Research Paper Language Development

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Imagine that you are faced with the following challenge. You must discover the internal structure of a system that contains tens of thousands of units, all generated from a small set of materials. These units, in turn, can be assembled into an infinite number of combinations. Although only a subset of those combinations is correct, the subset itself is for all practical purposes infinite. Somehow you must converge on the structure of this system to use it to communicate. And you are a very young child.

This system is human language. The units are words, the materials are the small set of sounds from which they are constructed, and the combinations are the sentences into which they can be assembled. Given the complexity of this system, it seems improbable that mere children could discover its underlying structure and use it to communicate. Yet most do so with eagerness and ease, all within the first few years of life.

Below we describe three recent lines of research that examine language learning, comprehension, and genesis by children. We begin by asking how infants break into the system, finding the words within the acoustic stream that serves as input to language learning. We then consider how children acquire the ability to rapidly combine linguistic elements to determine the relationships between these elements. Finally, we examine how children impose grammatical structure onto their perceived input, even to the extent of creating a new language when none is available. These investigations provide insight into the ways in which children extract, manipulate, and create the complex structures that exist within natural languages.

Discovering the Units of Language

Before infants can begin to map words onto objects in the world, they must determine which sound sequences are words. To do so, infants must uncover at least some of the units that belong to their native language from a largely continuous stream of sounds in which words are seldom surrounded by pauses. Despite the difficulty of this reverse-engineering problem, infants successfully segment words from fluent speech from ≈7 months of age.

How do infants learn the units of their native language so rapidly? One fruitful approach to answering this question has been to present infants with miniature artificial languages that embody specific aspects of natural language structure. Once an infant has been familiarized with a sample of this language, a new sample, or a sample from a different language, is presented to the infant. Subtle measures of surprise (e.g., duration of looking toward the new sounds) are then used to assess whether the infant perceives the new sample as more of the same, or something different. In this fashion, we can ask what the infant extracted from the artificial language, which can lead to insights regarding the learning mechanisms underlying the earliest stages of language acquisition (1).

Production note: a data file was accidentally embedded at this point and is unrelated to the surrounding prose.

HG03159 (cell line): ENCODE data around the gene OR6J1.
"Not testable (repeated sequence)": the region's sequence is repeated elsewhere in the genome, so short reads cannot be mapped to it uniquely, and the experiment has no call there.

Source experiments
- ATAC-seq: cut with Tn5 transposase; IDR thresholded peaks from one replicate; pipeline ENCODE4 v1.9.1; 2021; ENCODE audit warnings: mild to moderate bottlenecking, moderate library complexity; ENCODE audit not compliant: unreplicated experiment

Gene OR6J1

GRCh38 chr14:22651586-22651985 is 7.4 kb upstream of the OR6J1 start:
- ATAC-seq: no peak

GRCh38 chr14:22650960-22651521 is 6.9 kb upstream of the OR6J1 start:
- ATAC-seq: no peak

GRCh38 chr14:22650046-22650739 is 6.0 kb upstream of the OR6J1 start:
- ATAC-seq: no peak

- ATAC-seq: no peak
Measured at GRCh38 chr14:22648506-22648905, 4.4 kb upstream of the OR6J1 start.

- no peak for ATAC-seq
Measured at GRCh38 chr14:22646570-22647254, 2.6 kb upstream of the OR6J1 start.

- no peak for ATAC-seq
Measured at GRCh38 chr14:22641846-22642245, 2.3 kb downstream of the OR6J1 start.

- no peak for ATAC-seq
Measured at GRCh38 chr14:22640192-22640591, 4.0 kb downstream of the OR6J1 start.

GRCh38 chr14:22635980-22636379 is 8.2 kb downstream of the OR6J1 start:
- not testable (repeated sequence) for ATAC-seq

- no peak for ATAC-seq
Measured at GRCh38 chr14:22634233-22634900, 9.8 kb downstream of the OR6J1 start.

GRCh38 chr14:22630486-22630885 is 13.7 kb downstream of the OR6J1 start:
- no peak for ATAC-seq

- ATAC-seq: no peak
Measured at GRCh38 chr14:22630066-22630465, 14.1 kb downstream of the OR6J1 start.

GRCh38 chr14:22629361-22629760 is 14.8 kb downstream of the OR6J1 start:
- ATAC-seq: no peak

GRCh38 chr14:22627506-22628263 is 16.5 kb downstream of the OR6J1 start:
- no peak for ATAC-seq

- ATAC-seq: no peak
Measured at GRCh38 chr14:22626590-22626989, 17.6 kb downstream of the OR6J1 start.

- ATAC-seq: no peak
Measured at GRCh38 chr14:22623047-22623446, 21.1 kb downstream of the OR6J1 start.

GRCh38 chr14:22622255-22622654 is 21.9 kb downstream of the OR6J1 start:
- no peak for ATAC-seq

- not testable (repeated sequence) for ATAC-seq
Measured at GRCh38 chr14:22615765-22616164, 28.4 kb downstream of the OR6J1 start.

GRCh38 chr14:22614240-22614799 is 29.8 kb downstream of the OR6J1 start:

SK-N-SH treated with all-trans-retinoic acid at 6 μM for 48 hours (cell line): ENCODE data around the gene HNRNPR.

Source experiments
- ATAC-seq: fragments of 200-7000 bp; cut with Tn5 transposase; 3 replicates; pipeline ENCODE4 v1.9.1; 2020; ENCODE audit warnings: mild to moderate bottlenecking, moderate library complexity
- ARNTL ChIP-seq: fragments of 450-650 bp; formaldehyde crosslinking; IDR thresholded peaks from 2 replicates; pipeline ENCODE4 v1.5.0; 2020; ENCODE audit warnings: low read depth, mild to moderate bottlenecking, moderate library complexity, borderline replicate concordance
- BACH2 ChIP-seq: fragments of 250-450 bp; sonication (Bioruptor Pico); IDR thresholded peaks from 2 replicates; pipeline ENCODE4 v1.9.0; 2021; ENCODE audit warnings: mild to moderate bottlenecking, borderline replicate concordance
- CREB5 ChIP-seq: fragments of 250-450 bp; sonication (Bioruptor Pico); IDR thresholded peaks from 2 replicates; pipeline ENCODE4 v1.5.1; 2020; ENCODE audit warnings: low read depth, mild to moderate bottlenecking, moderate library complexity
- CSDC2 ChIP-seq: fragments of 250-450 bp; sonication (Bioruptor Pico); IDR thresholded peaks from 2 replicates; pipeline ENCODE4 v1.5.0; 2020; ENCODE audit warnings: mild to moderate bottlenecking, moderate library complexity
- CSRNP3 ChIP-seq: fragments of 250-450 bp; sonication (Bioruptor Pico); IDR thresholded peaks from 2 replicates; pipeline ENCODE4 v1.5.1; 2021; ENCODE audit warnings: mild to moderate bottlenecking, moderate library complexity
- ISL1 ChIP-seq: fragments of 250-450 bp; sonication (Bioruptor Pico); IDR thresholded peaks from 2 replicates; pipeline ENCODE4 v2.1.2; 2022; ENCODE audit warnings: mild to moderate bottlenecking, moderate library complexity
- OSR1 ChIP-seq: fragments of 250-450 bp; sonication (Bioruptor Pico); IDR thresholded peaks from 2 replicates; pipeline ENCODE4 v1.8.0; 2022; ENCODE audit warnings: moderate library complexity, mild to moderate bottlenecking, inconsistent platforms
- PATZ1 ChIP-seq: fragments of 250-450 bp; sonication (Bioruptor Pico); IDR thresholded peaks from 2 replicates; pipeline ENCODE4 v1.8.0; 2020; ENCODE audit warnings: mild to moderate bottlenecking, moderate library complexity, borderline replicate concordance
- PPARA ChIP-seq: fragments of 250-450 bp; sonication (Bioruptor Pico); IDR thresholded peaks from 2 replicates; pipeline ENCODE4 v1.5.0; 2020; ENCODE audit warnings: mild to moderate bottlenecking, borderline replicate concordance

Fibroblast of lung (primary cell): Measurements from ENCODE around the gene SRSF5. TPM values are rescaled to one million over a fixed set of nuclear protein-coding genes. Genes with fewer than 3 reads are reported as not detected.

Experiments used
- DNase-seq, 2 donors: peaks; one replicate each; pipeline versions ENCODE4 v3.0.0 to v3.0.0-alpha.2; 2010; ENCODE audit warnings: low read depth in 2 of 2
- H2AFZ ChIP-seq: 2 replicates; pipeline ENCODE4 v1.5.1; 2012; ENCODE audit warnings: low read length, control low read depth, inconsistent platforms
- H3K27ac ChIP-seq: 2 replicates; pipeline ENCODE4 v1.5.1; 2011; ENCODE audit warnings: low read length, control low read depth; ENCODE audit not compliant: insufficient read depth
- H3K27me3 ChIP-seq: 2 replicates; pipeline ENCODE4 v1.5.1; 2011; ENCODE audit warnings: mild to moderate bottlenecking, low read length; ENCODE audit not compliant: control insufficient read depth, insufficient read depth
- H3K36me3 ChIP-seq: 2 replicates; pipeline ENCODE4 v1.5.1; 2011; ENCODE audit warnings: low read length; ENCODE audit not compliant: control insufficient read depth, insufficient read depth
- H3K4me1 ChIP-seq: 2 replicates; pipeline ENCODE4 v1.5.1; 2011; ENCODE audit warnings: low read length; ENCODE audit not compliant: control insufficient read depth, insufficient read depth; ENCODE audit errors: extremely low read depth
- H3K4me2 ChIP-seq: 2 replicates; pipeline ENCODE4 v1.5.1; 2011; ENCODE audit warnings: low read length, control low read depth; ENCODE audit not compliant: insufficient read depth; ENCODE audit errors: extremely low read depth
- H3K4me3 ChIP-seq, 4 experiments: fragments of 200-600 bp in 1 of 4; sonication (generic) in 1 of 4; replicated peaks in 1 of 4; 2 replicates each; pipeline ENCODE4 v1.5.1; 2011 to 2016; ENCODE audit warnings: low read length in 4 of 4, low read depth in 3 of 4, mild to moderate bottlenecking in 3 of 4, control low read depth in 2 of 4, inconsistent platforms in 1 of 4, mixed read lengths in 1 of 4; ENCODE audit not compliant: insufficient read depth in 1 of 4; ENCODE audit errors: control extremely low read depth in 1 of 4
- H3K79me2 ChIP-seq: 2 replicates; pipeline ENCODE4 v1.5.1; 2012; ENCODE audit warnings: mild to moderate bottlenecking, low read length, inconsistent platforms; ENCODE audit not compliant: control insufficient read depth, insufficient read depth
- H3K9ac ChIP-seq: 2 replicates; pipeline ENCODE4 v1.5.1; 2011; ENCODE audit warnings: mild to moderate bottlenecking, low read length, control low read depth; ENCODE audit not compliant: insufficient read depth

One important discovery using this technique has come from the work of Saffran and colleagues (2–5), who have examined the powerful role that statistical learning—the detection of consistent patterns of sounds—plays in infant word segmentation. Syllables that are part of the same word tend to follow one another predictably, whereas syllables that span word boundaries do not. In a series of experiments, they found that infants can detect and use the statistical properties of syllable co-occurrence to segment novel words (2). More specifically, infants do not detect merely how frequently syllable pairs occur, but rather the probabilities with which one syllable predicts another (3). Thus, infants may find word boundaries by detecting syllable pairs with low transitional probabilities. What makes this finding astonishing is that infants as young as 8 months begin to perform these computations with as little as 2 min of exposure. By soaking up the statistical regularities of seemingly meaningless acoustic events, infants are able to rapidly structure linguistic input into relevant and ultimately meaningful units.

To what extent do infants' capacities to detect the statistics of linguistic sounds extend to learning in nonlinguistic domains? Interestingly, infants are also able to detect the probabilities with which musical tones predict one another, suggesting that the statistical learning abilities used for word segmentation may also be used for learning materials such as music (4). In particular, infants, but not adults, can track the statistical structure of sequences of absolute pitches in a tone sequence learning task (5). These findings suggest that at least some of the statistical learning mechanisms described above are not applied solely to language learning.